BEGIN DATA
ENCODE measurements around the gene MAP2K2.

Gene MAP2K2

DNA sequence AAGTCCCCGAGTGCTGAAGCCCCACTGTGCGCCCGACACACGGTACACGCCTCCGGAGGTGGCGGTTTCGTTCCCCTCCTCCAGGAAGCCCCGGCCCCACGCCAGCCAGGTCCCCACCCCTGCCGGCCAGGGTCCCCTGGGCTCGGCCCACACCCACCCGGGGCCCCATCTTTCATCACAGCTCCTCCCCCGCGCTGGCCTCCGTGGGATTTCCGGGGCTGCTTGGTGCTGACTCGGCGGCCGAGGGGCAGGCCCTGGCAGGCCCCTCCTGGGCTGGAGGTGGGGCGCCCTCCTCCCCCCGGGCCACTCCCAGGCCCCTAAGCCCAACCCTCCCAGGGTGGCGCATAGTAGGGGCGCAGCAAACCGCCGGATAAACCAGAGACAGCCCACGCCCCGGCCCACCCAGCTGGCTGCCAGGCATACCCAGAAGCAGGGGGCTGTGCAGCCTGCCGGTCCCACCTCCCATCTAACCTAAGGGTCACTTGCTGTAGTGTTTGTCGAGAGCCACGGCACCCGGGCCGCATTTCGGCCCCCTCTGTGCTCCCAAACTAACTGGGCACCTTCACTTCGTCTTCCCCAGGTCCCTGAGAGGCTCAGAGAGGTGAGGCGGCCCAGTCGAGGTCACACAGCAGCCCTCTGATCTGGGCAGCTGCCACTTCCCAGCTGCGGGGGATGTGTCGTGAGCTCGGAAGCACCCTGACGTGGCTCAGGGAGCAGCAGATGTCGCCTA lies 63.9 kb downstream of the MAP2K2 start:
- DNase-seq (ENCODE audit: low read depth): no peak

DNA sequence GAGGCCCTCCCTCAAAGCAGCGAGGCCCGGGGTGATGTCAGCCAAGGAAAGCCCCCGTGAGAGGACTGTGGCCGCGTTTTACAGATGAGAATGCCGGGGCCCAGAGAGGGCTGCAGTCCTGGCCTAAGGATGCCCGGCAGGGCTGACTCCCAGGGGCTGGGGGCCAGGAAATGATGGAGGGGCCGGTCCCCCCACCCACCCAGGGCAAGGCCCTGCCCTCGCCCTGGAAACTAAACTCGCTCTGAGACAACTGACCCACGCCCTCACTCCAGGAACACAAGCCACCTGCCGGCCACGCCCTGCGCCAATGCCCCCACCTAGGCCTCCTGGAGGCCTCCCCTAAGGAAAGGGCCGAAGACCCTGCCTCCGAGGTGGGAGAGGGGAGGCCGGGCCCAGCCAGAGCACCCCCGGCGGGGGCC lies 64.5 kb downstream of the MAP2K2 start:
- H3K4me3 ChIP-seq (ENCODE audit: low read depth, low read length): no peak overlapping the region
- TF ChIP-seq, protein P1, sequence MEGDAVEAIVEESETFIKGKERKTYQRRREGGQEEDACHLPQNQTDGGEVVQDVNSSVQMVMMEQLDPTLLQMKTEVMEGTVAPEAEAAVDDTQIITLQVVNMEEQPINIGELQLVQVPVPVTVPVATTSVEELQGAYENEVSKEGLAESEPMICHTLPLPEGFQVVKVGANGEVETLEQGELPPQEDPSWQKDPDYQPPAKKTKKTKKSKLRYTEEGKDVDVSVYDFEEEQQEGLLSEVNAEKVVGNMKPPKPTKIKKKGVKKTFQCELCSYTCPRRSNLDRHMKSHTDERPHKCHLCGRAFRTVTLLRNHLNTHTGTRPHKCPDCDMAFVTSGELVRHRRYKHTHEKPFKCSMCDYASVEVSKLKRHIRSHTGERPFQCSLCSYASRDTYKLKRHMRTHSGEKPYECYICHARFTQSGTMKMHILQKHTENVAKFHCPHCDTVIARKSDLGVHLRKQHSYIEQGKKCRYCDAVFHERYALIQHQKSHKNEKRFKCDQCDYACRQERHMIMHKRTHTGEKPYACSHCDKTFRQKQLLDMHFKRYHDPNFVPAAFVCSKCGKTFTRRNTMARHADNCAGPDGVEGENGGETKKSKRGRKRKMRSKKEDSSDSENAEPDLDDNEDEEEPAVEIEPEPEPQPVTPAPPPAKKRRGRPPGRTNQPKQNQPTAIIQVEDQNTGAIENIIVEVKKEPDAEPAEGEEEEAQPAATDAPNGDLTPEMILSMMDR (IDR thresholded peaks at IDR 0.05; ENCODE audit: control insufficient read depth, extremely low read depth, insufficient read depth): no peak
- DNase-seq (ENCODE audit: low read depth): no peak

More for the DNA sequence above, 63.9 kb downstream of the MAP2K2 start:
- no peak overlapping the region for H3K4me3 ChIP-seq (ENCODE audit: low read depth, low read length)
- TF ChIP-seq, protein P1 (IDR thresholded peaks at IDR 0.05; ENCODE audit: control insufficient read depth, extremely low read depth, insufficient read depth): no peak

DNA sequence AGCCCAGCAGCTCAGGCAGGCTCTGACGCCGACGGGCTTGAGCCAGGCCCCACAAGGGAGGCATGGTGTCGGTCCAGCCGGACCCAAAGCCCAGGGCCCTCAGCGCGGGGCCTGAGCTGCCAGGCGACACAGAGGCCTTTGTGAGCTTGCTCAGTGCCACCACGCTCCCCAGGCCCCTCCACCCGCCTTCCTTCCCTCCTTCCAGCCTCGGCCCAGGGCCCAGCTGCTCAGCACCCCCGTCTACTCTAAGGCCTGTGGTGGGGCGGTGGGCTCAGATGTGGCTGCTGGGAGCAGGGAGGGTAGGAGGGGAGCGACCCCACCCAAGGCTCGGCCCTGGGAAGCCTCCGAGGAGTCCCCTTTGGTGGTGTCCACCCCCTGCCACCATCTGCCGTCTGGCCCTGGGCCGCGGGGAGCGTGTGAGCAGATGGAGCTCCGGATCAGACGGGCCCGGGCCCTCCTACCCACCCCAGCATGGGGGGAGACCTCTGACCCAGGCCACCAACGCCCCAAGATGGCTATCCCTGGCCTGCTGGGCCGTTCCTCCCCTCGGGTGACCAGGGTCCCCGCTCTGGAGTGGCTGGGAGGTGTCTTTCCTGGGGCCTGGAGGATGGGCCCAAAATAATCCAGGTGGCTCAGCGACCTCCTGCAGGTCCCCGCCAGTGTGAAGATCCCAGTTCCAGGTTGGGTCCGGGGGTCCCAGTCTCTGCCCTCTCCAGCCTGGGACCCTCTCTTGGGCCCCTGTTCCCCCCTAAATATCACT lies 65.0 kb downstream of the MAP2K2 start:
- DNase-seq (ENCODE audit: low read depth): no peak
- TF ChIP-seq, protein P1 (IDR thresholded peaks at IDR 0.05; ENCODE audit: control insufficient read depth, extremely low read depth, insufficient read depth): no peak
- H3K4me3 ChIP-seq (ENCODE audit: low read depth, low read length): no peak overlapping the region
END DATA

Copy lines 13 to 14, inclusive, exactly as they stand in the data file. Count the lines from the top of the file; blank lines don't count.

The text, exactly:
- DNase-seq (ENCODE audit: low read depth): no peak
- TF ChIP-seq, protein P1 (IDR thresholded peaks at IDR 0.05; ENCODE audit: control insufficient read depth, extremely low read depth, insufficient read depth): no peak